Roast the bounty from the garden, then savour its splendour

Ian Leatt

Don’t you just love the autumn time of year, the way the colours of the trees and shrubs make such an impact on our beautiful landscape? Gone are the stunning displays of the annual flowers and the perennials; now is the time for the oranges and Aztec colours. The autumnal period has moved into our lives.

With all this in mind, my thoughts always turn to what is ready for harvest in the garden. The fresh spring cabbages and early-harvesting foods have all gone, but that leaves this period open to Brussels sprouts, carrots, parsnips, cauliflower, squash and a good deal more. That being said, what to do with this bountiful crop?

Personally speaking, I adore all vegetables, no matter what time of year. Yet, when I roast these seasonal favourites the aroma perks me up in a special way.

What you will need:
1 bunch of asparagus
3 cups Brussels sprouts, halved
2 sweet potatoes, diced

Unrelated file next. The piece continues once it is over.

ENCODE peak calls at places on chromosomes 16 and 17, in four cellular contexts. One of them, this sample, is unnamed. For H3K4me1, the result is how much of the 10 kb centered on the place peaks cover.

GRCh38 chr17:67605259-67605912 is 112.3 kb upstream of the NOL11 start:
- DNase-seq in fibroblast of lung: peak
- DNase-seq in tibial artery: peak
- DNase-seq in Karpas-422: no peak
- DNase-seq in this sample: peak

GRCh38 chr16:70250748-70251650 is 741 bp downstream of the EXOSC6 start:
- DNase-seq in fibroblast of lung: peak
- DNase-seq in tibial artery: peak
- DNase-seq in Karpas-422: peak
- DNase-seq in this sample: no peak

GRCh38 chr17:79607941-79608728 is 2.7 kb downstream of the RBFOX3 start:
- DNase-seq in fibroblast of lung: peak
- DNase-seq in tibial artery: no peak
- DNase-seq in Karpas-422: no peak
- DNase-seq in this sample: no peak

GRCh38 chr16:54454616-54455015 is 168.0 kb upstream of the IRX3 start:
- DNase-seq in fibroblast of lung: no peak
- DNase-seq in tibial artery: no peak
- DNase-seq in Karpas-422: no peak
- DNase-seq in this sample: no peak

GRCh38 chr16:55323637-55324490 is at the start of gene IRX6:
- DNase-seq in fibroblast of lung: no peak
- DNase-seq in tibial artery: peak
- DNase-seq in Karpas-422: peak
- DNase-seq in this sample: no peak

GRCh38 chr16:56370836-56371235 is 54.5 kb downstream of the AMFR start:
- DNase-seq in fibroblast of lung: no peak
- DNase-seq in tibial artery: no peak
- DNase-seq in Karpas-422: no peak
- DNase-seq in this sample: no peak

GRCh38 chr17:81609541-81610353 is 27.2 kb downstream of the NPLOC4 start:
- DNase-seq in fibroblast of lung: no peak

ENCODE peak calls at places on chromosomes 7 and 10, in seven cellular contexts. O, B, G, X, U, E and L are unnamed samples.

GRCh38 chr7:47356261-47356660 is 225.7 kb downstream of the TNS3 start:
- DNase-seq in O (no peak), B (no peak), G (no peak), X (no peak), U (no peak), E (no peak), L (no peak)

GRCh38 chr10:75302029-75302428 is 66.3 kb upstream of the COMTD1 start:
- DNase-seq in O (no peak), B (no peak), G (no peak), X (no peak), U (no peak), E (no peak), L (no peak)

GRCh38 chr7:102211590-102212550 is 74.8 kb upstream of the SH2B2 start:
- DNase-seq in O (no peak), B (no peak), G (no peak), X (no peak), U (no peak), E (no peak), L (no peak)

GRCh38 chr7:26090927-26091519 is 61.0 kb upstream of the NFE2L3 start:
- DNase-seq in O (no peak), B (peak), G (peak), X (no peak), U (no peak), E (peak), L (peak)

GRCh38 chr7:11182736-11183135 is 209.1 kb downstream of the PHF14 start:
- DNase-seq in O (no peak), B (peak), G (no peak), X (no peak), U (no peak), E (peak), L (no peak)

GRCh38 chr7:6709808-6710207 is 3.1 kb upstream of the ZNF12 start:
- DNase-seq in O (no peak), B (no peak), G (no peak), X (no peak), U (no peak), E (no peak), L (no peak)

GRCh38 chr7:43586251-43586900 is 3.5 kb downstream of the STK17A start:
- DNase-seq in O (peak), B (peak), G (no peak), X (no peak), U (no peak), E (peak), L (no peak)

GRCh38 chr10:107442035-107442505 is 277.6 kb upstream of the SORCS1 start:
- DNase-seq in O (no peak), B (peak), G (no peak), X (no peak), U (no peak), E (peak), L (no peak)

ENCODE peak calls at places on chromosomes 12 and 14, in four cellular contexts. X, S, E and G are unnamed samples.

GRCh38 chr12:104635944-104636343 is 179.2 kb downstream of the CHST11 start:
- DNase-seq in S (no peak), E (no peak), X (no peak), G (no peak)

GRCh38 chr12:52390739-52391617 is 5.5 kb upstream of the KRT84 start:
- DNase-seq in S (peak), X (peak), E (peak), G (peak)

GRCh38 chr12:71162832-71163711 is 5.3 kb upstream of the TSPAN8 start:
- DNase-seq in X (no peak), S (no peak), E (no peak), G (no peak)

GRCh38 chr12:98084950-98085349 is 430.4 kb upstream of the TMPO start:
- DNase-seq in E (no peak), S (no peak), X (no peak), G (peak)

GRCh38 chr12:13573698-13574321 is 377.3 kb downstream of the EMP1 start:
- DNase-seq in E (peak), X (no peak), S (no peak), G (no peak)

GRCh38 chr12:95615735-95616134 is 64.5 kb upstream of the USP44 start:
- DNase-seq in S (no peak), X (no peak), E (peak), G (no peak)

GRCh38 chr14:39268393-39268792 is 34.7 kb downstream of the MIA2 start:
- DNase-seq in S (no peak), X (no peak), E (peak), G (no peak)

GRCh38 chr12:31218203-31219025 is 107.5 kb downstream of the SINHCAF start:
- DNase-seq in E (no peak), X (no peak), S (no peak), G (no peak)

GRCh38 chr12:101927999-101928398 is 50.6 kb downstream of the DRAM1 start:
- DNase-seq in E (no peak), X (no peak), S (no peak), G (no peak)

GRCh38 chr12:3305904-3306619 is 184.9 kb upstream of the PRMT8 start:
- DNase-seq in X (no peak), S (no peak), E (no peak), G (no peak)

4 cups small potatoes halved
1/2 butternut squash, diced coarsely
1 head of cauliflower, chopped into florets
2 large onions, sliced into wedges
1 large red onion, sliced into wedges
1/2 cup extra virgin olive oil
Sea salt and fresh ground pepper, to taste
2 tablespoons curry powder
1 tablespoon cumin
1 tablespoon oregano
2 teaspoons onion powder
2 teaspoon, garlic powder
1 teaspoon turmeric
2 teaspoons ground ginger
5 tablespoons honey

Preheat oven the 400 degrees F. Place in a large bowl all the vegetables that you have chopped, sliced and diced. In a small bowl, place all your herbs and spices and mix together. Then pour in the olive oil and honey. Pour this mixture over the vegetables and blend everything together, ensuring that you mix well.

Place all the ingredients on a large oven-proof tray, and spread into a single layer.

Cook for approximately 30 to 35 minutes, until all the vegetables are cooked through.

The task when that’s done will be to partner glorious meats with these glorious vegetables. And maybe ponder the lesson from this happy meal: stick with the season; there is always something ready in the garden.

Ian Leatt is general manager of Pegasus Publications.

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